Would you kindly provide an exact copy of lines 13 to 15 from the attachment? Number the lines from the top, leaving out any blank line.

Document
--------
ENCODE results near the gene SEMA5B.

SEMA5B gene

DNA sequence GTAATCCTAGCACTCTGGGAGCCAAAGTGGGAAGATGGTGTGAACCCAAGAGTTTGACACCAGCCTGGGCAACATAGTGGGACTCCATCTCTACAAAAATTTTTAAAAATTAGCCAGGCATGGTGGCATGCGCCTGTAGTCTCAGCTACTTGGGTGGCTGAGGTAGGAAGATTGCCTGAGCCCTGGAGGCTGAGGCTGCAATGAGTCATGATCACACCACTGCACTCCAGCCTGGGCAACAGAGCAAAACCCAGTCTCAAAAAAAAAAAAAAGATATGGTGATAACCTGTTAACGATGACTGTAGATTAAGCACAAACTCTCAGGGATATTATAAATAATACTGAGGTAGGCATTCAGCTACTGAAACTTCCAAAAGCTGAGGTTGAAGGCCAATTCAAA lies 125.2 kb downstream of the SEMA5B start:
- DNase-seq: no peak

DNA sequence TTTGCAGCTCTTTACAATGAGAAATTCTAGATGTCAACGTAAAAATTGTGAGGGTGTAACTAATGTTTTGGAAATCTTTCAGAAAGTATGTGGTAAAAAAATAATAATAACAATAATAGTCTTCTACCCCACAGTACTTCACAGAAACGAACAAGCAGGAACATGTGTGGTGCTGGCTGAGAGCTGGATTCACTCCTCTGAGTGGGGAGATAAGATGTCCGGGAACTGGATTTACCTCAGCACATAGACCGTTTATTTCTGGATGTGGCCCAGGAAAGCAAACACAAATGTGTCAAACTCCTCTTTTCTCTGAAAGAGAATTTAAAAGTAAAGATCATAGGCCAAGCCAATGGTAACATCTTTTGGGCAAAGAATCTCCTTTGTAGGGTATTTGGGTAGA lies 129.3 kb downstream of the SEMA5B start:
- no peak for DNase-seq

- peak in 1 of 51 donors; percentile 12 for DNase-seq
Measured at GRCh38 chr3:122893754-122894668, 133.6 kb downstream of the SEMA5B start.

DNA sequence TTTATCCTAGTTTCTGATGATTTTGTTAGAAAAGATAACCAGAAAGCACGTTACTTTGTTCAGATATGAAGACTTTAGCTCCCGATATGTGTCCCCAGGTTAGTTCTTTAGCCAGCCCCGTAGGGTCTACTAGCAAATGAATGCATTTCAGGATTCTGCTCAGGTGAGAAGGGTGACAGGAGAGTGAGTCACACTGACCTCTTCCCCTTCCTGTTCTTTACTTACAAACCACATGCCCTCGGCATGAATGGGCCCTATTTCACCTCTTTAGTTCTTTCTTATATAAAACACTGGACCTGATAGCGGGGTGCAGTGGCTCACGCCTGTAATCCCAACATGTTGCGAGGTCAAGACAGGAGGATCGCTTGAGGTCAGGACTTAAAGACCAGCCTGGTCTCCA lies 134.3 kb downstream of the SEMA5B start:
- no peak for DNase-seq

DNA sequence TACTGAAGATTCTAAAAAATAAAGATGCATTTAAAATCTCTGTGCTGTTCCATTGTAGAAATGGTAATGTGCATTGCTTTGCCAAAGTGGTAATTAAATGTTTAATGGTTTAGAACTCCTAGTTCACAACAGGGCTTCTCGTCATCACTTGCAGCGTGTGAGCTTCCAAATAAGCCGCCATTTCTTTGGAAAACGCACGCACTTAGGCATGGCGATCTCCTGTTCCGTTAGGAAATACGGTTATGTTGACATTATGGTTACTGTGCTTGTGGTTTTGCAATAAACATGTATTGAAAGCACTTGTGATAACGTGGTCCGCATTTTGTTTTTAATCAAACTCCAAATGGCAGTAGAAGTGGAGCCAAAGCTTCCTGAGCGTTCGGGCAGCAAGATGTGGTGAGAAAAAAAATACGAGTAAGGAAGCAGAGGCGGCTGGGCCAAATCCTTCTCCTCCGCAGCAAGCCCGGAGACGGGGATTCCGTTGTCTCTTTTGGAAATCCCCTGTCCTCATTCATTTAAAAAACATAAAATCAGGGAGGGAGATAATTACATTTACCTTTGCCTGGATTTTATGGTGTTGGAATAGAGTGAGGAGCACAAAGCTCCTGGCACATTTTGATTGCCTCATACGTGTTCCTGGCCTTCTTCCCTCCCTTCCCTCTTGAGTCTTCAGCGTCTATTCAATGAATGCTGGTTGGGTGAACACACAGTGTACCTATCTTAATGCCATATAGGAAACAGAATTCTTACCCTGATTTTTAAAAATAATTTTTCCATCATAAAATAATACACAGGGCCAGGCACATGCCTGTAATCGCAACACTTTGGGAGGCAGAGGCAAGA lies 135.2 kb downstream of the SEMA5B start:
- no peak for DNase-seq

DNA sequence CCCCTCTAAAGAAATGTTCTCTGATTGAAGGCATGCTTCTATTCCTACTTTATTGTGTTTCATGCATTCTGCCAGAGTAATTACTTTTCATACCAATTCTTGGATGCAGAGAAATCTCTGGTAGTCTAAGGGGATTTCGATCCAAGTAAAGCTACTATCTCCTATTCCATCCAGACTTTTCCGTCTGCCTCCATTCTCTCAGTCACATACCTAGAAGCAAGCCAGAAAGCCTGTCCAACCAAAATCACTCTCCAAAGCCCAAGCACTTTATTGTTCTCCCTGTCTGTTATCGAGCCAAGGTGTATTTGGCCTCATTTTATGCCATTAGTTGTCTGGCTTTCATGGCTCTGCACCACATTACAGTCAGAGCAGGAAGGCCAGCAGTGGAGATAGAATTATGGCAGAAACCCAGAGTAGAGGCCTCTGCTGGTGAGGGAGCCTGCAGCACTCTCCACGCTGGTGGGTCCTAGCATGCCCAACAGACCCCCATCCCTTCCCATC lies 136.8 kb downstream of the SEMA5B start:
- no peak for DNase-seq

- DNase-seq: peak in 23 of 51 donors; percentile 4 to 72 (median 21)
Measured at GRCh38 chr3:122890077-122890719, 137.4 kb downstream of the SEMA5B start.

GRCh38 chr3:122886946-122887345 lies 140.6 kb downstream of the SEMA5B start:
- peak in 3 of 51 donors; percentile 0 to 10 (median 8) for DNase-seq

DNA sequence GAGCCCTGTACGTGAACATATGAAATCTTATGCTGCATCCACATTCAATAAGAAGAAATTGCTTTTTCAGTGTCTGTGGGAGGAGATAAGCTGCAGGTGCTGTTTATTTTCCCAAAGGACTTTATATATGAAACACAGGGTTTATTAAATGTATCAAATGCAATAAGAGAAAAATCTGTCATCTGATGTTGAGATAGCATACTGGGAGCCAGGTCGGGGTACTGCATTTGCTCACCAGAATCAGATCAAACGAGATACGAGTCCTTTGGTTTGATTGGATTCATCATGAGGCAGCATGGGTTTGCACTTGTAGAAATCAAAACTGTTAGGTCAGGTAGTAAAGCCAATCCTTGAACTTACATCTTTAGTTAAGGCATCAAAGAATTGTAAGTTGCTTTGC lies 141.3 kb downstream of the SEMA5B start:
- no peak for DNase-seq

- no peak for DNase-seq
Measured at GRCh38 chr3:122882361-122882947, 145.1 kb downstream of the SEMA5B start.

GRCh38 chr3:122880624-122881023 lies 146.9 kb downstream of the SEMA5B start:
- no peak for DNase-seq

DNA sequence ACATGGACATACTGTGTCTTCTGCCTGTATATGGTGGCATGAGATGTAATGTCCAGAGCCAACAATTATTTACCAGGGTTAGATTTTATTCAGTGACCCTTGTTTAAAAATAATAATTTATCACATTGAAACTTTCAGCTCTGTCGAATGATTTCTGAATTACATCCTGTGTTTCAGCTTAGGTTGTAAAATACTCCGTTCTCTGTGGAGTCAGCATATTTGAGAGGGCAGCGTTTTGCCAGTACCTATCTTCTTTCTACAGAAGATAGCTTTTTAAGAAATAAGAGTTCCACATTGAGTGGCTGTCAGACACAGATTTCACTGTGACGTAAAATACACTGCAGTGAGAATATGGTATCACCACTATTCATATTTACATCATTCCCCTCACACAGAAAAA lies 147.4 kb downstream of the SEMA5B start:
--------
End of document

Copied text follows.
DNA sequence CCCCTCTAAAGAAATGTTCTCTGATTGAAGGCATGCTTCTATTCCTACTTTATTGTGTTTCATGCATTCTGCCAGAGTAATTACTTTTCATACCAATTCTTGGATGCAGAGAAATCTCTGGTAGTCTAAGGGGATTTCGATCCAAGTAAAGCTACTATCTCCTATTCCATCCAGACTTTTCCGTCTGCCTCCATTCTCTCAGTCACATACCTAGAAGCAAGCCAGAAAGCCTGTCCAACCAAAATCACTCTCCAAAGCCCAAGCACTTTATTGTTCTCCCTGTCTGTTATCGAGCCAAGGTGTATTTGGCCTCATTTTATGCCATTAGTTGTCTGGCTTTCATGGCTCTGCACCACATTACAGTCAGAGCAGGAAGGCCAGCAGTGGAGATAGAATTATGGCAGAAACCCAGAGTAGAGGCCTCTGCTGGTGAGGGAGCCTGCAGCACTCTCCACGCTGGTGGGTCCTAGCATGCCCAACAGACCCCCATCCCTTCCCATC lies 136.8 kb downstream of the SEMA5B start:
- no peak for DNase-seq

- DNase-seq: peak in 23 of 51 donors; percentile 4 to 72 (median 21)